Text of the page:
Iván Navarro

Constellations of Fate

With this new exhibition, Ivan Navarro dives deeper into his exploration of the dichotomy humans/machines.
For the first time, his practice interweaves light, his preferred medium, with painting, a technique he has rarely dipped into until now.

Exhibition view, Constellations of Fate, TEMPLON Brussels, 2022
Exhibition view, Constellations of Fate, TEMPLON Brussels, 2022

When visitors enter the gallery space, they are immediately whisked away on a journey to the stars with a succession of constellations, nebulas and eclipses. Navarro has adopted an almost cathartic process, manually engraving then painting the inside of mirrors without their silvering with thousands of brightly coloured flashes which transform the LED light into celestial phenomena. This quest for transcendence has been at the heart of his artistic investigations since the start of the pandemic. In March 2020, forced into total isolation like the rest of the world, he turned to painting. After so many years playing with mirrors and neon lights and their perfectly delineated shapes, he took up the paint brush to experiment with all the possibilities it offers.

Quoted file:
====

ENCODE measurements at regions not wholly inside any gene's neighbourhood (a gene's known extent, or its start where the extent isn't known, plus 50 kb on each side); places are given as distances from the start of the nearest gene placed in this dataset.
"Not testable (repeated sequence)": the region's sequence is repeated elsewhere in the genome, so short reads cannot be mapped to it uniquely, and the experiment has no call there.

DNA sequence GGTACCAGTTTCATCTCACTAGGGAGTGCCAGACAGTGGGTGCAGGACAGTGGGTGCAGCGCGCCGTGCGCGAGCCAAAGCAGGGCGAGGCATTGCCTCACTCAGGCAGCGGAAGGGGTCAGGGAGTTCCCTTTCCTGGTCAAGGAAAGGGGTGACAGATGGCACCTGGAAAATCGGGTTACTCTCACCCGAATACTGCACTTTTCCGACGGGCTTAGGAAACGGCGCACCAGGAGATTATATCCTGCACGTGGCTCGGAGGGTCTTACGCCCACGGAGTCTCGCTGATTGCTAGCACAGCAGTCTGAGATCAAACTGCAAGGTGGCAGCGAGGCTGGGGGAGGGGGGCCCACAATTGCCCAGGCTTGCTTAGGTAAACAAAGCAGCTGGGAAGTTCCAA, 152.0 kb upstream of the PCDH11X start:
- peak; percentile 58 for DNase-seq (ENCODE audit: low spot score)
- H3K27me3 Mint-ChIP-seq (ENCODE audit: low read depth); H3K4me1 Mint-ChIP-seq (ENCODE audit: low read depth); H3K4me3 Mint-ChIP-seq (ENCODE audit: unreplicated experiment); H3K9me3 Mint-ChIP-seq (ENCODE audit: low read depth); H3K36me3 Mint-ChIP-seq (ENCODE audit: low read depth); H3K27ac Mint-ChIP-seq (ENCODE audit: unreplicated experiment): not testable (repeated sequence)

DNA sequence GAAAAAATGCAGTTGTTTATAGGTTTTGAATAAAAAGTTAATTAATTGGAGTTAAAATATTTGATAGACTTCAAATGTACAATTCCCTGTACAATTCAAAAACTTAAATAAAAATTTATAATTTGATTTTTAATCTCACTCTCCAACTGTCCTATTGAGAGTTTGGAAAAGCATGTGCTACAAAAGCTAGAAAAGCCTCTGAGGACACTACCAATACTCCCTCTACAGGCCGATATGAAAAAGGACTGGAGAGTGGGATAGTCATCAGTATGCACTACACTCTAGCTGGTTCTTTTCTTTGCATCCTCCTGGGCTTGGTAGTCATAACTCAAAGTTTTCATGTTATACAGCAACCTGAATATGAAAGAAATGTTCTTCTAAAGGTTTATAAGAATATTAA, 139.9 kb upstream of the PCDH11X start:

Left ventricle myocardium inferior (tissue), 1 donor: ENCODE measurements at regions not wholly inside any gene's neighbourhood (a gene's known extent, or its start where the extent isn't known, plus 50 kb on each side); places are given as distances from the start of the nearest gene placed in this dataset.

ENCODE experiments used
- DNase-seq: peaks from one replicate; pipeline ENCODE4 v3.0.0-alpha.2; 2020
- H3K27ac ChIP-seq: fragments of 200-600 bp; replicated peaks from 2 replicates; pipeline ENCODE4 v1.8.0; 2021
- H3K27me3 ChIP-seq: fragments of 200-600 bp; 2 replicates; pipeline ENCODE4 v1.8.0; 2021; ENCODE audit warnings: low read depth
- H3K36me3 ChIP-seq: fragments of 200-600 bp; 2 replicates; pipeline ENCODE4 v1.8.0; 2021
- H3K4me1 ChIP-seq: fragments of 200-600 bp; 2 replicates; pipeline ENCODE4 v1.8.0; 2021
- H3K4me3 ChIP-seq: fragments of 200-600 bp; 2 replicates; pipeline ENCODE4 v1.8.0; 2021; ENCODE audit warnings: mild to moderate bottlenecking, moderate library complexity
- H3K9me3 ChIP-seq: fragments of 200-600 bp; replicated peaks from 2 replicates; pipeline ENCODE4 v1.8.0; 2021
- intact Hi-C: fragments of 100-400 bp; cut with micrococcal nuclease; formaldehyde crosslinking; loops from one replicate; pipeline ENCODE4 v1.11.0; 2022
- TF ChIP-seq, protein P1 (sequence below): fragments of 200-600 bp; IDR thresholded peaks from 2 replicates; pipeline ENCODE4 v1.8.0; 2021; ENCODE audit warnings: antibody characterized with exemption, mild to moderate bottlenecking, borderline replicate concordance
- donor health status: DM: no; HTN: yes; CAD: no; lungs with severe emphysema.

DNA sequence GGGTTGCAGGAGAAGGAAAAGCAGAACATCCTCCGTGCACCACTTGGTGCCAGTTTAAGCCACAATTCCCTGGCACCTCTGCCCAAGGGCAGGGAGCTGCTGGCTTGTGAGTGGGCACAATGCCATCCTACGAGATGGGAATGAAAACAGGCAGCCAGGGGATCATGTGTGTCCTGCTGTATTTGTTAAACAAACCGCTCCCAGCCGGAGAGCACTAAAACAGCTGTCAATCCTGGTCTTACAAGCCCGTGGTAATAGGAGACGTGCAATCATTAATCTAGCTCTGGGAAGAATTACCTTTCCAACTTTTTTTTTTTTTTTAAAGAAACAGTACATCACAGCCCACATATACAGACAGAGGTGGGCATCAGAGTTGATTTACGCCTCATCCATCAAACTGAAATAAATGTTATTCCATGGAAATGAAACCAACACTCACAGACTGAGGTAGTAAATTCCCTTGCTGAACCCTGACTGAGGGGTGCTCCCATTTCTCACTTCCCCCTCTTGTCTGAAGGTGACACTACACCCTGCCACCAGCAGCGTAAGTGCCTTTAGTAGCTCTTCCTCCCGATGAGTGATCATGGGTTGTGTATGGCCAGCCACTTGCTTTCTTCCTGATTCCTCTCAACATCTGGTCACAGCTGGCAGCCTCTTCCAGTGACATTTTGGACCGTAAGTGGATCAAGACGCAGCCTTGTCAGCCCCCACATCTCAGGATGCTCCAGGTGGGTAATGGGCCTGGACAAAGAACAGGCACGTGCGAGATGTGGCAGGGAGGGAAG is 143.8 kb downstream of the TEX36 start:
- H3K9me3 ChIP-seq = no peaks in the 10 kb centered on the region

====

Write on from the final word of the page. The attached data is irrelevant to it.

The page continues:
He contrasts the manufactured object with the arbitrary nature of the act, the uniqueness of the stroke, the fragility of the being. The astral voyage offered by the exhibition concludes with a new installation. Hand-painted constellations are scattered across the walls of the narrow room plunged into darkness. A glitter ball sculpted in the shape of planet earth spins slowly. When we observe the stars, we get to brush against the deepest secrets of the universe, the artist explains. Both sublime and faintly unsettling, these imaginary maps question our anthropocentrism, asking where the origin of our civilisations lies, where we think the place of human beings should be in a constantly expanding universe.

Nebula VII, 2022


The artist

Born in 1972 in Santiago, Iván Navarro grew up under the Pinochet dictatorship. He has lived and worked in New York since 1997. Iván Navarro uses light as his raw material, turning objects into electric sculptures and transforming the exhibition space by means of visual interplay. His work is certainly playful, but is also haunted by questions of power, control and imprisonment. The act of usurping the minimalist aesthetic is an ever-present undercurrent, becoming the pretext for understated political and social criticism.

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